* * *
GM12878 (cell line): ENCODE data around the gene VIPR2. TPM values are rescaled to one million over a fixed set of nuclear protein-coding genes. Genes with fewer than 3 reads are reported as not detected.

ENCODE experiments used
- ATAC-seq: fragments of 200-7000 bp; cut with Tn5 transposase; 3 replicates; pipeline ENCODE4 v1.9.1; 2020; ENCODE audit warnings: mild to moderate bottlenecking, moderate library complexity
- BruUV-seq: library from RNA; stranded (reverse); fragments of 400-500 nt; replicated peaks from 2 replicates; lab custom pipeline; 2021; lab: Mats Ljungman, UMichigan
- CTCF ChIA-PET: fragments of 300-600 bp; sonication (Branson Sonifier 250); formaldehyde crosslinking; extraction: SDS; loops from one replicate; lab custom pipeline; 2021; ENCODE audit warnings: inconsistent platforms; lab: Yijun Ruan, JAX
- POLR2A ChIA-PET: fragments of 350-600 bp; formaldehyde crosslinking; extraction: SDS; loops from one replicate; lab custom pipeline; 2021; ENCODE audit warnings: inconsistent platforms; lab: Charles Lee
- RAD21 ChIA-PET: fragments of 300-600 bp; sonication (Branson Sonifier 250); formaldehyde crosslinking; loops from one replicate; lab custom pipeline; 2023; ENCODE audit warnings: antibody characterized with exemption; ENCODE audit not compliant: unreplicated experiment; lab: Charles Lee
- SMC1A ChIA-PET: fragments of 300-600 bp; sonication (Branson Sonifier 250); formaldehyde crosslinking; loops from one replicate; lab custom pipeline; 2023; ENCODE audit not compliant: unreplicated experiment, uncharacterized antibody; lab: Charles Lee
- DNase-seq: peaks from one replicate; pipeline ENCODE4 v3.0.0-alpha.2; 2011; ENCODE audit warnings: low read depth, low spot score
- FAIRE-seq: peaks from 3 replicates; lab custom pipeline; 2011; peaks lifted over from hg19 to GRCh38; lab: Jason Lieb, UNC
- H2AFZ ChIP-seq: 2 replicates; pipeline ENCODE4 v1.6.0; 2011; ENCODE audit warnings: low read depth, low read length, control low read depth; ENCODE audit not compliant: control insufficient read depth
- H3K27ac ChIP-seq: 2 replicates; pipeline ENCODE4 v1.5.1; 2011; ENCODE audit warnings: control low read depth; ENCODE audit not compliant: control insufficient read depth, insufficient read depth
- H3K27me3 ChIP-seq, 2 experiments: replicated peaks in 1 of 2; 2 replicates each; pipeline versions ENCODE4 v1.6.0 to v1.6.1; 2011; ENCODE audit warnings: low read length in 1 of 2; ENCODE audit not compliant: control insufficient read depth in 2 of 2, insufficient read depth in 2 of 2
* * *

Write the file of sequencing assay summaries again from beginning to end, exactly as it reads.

GM12878 (cell line): ENCODE data around the gene VIPR2. TPM values are rescaled to one million over a fixed set of nuclear protein-coding genes. Genes with fewer than 3 reads are reported as not detected.

ENCODE experiments used
- ATAC-seq: fragments of 200-7000 bp; cut with Tn5 transposase; 3 replicates; pipeline ENCODE4 v1.9.1; 2020; ENCODE audit warnings: mild to moderate bottlenecking, moderate library complexity
- BruUV-seq: library from RNA; stranded (reverse); fragments of 400-500 nt; replicated peaks from 2 replicates; lab custom pipeline; 2021; lab: Mats Ljungman, UMichigan
- CTCF ChIA-PET: fragments of 300-600 bp; sonication (Branson Sonifier 250); formaldehyde crosslinking; extraction: SDS; loops from one replicate; lab custom pipeline; 2021; ENCODE audit warnings: inconsistent platforms; lab: Yijun Ruan, JAX
- POLR2A ChIA-PET: fragments of 350-600 bp; formaldehyde crosslinking; extraction: SDS; loops from one replicate; lab custom pipeline; 2021; ENCODE audit warnings: inconsistent platforms; lab: Charles Lee
- RAD21 ChIA-PET: fragments of 300-600 bp; sonication (Branson Sonifier 250); formaldehyde crosslinking; loops from one replicate; lab custom pipeline; 2023; ENCODE audit warnings: antibody characterized with exemption; ENCODE audit not compliant: unreplicated experiment; lab: Charles Lee
- SMC1A ChIA-PET: fragments of 300-600 bp; sonication (Branson Sonifier 250); formaldehyde crosslinking; loops from one replicate; lab custom pipeline; 2023; ENCODE audit not compliant: unreplicated experiment, uncharacterized antibody; lab: Charles Lee
- DNase-seq: peaks from one replicate; pipeline ENCODE4 v3.0.0-alpha.2; 2011; ENCODE audit warnings: low read depth, low spot score
- FAIRE-seq: peaks from 3 replicates; lab custom pipeline; 2011; peaks lifted over from hg19 to GRCh38; lab: Jason Lieb, UNC
- H2AFZ ChIP-seq: 2 replicates; pipeline ENCODE4 v1.6.0; 2011; ENCODE audit warnings: low read depth, low read length, control low read depth; ENCODE audit not compliant: control insufficient read depth
- H3K27ac ChIP-seq: 2 replicates; pipeline ENCODE4 v1.5.1; 2011; ENCODE audit warnings: control low read depth; ENCODE audit not compliant: control insufficient read depth, insufficient read depth
- H3K27me3 ChIP-seq, 2 experiments: replicated peaks in 1 of 2; 2 replicates each; pipeline versions ENCODE4 v1.6.0 to v1.6.1; 2011; ENCODE audit warnings: low read length in 1 of 2; ENCODE audit not compliant: control insufficient read depth in 2 of 2, insufficient read depth in 2 of 2